Better Networks Through Network Observability
Networks are a fundamental component of modern infrastructure, in businesses, to individuals, and society as a whole. But despite their importance, networks are brittle. The way they’re designed, built and operated, makes them brittle. While there are many reasons for this, one of the fundamental reasons for this is the lack of high quality tools to help build, design and operate networks.
A lot of money is being spent on software development productivity and several unicorns are based on that such as Jfrog and Hashicorp. The same needs to be done for networking. Networking has its own challenges, so you cannot just move straight tools or processes from software development, but there is much we can learn. And more importantly, the productivity of Network Engineers is too low. Because it’s so low, networks are harder to operate, harder to change, and harder to run well.
Operator error is the #1 or #2 reason for network failures, ahead of hardware failures or software bugs. Operators lack the tools to provide the guard rails or the ability to address the source of these errors. Many networks still involve a lot of manual operation. This introduces random errors which are hard to catch. When network operators turn to automation, operator error can result in widespread failures if errors are not caught early enough. Sadly, network operators lack the tools to use network automation to deploy configuration with confidence. When it comes to changes, the problems just get worse. If you don’t have a way to know that your network is working as expected, when there’s an error after making a change, it’s hard to know if the change caused the error or did it always exist but get exposed because of the change.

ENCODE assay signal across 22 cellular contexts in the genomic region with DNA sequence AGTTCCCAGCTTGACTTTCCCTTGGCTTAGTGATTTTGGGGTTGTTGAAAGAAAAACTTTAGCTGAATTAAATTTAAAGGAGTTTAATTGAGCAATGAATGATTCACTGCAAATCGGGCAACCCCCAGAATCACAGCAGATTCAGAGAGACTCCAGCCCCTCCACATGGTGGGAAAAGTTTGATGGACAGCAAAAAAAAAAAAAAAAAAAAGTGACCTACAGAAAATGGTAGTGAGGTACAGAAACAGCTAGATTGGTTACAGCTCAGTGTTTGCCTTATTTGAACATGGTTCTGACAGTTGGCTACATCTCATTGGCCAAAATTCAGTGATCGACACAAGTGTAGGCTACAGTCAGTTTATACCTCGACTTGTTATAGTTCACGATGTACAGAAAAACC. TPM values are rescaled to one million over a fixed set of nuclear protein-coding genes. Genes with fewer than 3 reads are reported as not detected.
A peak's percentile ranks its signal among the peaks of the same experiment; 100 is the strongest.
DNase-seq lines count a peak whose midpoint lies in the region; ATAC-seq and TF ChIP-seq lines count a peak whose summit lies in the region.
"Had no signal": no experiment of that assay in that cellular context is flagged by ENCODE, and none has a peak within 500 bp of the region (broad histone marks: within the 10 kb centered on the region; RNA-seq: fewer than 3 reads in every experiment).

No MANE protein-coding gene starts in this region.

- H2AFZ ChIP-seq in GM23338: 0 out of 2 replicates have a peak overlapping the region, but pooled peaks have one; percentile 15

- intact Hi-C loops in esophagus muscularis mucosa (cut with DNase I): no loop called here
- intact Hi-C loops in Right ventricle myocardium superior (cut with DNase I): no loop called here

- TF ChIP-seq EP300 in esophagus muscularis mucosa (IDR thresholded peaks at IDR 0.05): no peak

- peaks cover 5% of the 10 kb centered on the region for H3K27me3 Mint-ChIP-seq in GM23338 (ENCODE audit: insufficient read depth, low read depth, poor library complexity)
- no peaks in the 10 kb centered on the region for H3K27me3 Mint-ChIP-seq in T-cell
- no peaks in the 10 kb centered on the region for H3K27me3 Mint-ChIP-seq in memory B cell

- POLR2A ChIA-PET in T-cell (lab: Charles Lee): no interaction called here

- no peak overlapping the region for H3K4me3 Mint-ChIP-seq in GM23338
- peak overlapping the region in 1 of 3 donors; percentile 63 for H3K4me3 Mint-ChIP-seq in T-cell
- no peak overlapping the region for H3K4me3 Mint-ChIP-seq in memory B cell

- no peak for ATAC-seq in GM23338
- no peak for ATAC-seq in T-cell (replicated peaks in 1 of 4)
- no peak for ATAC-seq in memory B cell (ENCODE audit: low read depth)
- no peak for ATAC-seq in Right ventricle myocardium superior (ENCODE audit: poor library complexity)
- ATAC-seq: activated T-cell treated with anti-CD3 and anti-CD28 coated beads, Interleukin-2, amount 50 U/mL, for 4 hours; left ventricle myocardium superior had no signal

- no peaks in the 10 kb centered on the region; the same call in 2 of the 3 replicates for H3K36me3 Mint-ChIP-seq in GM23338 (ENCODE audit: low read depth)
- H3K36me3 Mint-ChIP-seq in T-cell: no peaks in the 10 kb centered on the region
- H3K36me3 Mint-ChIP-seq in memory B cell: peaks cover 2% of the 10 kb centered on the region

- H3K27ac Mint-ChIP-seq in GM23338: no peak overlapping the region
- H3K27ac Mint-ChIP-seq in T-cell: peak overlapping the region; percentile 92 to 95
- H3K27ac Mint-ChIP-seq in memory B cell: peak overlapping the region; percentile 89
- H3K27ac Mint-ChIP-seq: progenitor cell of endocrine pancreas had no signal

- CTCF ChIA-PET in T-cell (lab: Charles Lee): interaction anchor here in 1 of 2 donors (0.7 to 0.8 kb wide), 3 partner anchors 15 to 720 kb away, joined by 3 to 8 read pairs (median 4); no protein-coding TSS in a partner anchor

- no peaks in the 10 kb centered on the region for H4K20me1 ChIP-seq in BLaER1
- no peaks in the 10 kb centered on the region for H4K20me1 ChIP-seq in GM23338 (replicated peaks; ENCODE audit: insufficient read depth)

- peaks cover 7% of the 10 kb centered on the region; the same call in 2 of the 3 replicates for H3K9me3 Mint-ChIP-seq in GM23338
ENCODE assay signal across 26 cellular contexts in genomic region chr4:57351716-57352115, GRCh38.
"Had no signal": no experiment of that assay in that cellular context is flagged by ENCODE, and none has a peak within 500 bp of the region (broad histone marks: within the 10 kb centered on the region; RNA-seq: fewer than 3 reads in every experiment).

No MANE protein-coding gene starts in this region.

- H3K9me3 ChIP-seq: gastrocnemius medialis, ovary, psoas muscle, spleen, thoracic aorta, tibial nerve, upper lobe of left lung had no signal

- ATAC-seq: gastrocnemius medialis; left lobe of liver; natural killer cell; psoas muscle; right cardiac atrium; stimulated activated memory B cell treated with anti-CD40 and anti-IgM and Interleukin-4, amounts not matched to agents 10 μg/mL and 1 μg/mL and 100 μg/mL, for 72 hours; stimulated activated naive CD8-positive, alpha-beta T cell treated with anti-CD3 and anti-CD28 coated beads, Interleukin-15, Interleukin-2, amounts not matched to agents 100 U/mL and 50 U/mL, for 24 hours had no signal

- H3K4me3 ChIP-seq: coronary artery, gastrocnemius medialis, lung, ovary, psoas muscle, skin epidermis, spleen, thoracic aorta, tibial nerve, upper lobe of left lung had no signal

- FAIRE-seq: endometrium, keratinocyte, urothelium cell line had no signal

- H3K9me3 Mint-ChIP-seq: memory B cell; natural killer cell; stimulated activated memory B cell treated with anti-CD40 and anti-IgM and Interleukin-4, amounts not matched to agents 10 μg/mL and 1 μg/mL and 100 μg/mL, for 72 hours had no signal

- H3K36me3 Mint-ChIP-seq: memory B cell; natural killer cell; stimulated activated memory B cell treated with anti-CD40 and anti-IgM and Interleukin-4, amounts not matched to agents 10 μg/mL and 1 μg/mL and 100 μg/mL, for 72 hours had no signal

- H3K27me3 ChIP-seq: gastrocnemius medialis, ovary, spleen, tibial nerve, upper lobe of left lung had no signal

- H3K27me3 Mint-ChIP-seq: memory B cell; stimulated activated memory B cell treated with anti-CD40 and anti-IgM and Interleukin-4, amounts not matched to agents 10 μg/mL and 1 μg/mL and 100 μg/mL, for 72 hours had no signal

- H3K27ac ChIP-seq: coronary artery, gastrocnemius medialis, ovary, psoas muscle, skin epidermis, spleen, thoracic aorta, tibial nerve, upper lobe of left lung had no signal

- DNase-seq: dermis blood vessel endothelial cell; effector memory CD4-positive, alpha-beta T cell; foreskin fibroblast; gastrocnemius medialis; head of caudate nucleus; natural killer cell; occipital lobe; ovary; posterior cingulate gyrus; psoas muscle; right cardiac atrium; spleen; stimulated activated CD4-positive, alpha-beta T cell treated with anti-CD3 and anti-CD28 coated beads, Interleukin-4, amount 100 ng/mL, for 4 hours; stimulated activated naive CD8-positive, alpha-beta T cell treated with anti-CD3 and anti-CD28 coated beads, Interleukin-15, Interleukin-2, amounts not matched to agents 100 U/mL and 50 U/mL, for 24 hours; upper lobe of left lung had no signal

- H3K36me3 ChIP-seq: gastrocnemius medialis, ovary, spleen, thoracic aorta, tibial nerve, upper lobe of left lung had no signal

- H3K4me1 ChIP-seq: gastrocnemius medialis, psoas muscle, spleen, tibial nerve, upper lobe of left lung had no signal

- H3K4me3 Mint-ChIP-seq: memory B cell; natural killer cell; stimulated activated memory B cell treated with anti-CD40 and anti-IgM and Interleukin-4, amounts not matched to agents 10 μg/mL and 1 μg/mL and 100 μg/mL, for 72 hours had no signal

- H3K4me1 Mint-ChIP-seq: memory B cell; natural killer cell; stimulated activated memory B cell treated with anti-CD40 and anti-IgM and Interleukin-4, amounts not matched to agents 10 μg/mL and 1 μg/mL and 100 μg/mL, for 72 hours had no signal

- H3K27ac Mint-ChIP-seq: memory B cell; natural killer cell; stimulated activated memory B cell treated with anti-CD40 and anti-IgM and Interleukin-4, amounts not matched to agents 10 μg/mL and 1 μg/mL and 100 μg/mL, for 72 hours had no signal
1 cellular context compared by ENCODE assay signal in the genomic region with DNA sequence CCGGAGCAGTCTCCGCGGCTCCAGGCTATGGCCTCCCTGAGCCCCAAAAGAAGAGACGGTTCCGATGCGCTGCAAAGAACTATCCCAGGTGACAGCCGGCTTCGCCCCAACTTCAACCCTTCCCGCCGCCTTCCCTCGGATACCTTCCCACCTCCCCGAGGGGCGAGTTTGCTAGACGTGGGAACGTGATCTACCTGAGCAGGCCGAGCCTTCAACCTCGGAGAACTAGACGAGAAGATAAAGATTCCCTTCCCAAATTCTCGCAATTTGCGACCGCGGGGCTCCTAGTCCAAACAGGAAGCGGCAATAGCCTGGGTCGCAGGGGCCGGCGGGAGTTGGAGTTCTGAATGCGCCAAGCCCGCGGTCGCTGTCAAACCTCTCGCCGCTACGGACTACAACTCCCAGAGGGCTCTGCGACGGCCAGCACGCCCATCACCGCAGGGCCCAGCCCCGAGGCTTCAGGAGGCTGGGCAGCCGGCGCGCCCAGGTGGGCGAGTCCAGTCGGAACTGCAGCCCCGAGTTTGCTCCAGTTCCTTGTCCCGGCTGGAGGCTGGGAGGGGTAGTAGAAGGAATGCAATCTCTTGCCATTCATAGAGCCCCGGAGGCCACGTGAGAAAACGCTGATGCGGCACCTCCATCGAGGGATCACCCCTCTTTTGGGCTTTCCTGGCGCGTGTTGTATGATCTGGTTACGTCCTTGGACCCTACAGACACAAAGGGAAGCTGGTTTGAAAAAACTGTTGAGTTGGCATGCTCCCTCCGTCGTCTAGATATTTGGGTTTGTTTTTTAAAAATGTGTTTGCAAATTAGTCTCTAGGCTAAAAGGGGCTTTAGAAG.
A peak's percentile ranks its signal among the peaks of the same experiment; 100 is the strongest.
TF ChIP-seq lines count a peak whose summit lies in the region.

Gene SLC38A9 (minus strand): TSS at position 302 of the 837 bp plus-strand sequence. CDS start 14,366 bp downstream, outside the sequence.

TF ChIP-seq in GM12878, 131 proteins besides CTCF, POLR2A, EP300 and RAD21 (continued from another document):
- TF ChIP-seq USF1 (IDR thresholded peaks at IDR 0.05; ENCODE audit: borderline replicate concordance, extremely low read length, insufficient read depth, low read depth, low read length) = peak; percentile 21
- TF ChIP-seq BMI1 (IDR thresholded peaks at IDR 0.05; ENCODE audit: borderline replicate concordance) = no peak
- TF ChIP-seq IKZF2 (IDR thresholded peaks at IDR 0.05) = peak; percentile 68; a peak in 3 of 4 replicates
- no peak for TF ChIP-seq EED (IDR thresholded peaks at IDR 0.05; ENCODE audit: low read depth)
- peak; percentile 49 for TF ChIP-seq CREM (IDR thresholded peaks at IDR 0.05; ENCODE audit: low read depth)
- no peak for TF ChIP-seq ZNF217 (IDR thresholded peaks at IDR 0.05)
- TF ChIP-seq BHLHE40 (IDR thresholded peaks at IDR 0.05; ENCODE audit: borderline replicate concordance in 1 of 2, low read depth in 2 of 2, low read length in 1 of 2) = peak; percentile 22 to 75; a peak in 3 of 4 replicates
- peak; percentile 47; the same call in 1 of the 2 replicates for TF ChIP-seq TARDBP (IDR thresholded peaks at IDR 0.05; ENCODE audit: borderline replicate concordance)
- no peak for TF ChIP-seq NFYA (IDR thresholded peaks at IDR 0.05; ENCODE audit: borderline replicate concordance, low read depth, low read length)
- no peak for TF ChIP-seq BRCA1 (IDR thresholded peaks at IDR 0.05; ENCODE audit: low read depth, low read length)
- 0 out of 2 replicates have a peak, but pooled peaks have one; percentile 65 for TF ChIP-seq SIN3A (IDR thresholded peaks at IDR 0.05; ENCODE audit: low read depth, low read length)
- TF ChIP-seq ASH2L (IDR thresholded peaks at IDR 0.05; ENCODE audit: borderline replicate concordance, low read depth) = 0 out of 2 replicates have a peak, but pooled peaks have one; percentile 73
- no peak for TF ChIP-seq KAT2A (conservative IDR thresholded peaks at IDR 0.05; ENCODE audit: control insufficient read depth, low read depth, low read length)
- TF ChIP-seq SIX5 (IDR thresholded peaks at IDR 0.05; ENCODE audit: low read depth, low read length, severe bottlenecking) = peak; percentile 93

And when it comes to designing networks, whiteboard and spreadsheets are the most common tools, shaped by the vendor they’re locked in with. Designing requires them to first push back against vendor-specific solutions which tend to play to a vendor’s strength rather than the needs of the customer. If network designers had tools that allowed them to compare and contrast vendor choices in a neutral way, enterprises can better build networks appropriate to their needs.
Networks need better. Network engineers and operators need much better software. Stardust makes software which gives network engineers super powers, so that we get the networks we need.
Suzieq for Network Observability
We’re building Suzieq which is open source software focused on helping you understand how your network is actually operating
Join us and help us make it great.